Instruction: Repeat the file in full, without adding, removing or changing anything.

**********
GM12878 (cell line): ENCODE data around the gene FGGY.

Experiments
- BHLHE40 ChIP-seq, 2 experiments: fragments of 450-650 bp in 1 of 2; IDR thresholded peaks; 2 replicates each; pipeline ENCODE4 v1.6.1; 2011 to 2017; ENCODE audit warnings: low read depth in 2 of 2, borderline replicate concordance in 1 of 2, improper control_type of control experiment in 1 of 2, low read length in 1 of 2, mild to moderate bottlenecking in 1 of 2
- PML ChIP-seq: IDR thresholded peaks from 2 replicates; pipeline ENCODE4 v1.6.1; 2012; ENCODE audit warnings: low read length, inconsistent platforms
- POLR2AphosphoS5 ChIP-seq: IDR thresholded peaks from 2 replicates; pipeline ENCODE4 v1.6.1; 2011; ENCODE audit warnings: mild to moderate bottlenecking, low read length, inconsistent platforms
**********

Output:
GM12878 (cell line): ENCODE data around the gene FGGY.

Experiments
- BHLHE40 ChIP-seq, 2 experiments: fragments of 450-650 bp in 1 of 2; IDR thresholded peaks; 2 replicates each; pipeline ENCODE4 v1.6.1; 2011 to 2017; ENCODE audit warnings: low read depth in 2 of 2, borderline replicate concordance in 1 of 2, improper control_type of control experiment in 1 of 2, low read length in 1 of 2, mild to moderate bottlenecking in 1 of 2
- PML ChIP-seq: IDR thresholded peaks from 2 replicates; pipeline ENCODE4 v1.6.1; 2012; ENCODE audit warnings: low read length, inconsistent platforms
- POLR2AphosphoS5 ChIP-seq: IDR thresholded peaks from 2 replicates; pipeline ENCODE4 v1.6.1; 2011; ENCODE audit warnings: mild to moderate bottlenecking, low read length, inconsistent platforms